GND and Reverse GND Filters
These filters are why I got into the Haida system in the first place. Combining their rectangular shape with the magnetic mount system makes thes GND extremely versatile and useful.
I use this type of filter to balance out the extremes of light and dark in certain scenes without requiring me to spend hours on the computer for what I consider substandard results.
The GND 0.6 (2 stop) hard edge filter gives a hard but not instant edge between clear and ND. That plus the ease of positioning allows for precise placement of the filter, such as on an horizon or turned vertically for urban landscape uses such as against a building. A softer edge version is also made for all of the densities.
Reverse GND filters are best used in sunset or sunrise situations where you need extra density near the center third of the image, but they can be used anywhere with some creative thought. I tend to go a little darker on the density, the ND 0.9 GND (3 stop) is my usual choice.
Deep Neutral Density
I don’t know a better way to describe this style of filter. It is far denser than the typical ND filter for creating some very entrance effects.
A regular neutral density filter in the 2 or 3 stop range is invaluable when taking environmental portraits or for landscape photography in bright sunlight while wanting to use wider apertures for selective focus.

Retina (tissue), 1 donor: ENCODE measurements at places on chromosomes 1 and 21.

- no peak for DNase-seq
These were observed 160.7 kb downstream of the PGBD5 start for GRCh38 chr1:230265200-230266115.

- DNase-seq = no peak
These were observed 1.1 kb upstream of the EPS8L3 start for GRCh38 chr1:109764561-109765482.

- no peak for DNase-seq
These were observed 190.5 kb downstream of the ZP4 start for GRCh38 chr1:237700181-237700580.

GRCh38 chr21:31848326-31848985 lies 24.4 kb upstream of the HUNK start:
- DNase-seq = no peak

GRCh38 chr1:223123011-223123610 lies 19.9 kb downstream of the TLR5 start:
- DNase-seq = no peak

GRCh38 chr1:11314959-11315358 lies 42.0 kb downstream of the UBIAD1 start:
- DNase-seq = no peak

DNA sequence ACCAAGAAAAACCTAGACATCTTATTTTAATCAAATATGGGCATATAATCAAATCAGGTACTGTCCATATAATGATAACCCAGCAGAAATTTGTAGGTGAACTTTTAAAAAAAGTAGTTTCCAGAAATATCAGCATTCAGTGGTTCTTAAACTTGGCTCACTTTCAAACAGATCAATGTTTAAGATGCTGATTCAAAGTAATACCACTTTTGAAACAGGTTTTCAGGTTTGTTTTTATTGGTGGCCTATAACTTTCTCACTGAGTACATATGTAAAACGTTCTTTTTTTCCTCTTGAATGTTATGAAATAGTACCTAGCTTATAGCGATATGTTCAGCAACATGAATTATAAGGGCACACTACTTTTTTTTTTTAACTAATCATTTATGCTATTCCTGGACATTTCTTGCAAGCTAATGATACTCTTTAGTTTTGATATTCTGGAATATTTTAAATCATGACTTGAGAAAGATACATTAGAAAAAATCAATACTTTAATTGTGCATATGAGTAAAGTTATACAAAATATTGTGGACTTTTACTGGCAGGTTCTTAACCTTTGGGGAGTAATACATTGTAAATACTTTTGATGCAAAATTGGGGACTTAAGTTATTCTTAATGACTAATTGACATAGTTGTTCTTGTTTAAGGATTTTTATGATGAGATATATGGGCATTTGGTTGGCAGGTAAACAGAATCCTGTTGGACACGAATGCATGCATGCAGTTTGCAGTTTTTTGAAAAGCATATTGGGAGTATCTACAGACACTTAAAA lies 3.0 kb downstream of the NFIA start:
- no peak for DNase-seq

Haida makes a 15 stop ND filter, the ND 4.5, useful for extreme exposure time adjustment, like what you might want for a seascape, river rapids, waterfall, or for storm photography. Counting 15 full stops could take you from ISO 100, f/11, and 1/60 second to 17 minutes and change at f/16. Think what you could do with that!
Clear Night Filters
When considering landscape photography filters, we sometimes tend to think in daylight terms only. The Clear Night Filter opens up the world of nighttime photography for anyone that doesn’t have a dark sky spot in easy reach.
Why do you want this in your filter kit? Light pollution! Photographing landscapes near any moderate to large metropolitan area introduces a phenomenon known as light pollution or sky glow that adds an unnatural color tint, lowers contrast, and obscures all but the brightest stars.
Photo by Xain Sheikh from Pexels
Seriously, many city dwellers have never seen the Milky Way with their own eyes! Amateur astronomers have used eyepiece filters for decades, these Clear Night FIlters from Haida work the same way for your imaging. Try one out in the nearby countryside or even in your own urban or suburban neighborhood.
Another great advantage to any filter holder system is the ability to stack filters without vignetting the edges of your image frame. Plus, you can combine effects for truly interesting landscape images. The Haida magnetic mounting makes this process even easier.
What’s In Your Filter Kit?
Your filter kit for landscape photography will likely differ in a few key areas. It depends on what you intend to do. The reasons to have filters and use them in this digital age are numerous and include making files in camera that you won’t have to turn into a fictional work of art, but merely tweak the image file for best results.
I want to see what you’re using and the images you’ve made with them. Join our discussion forum and share!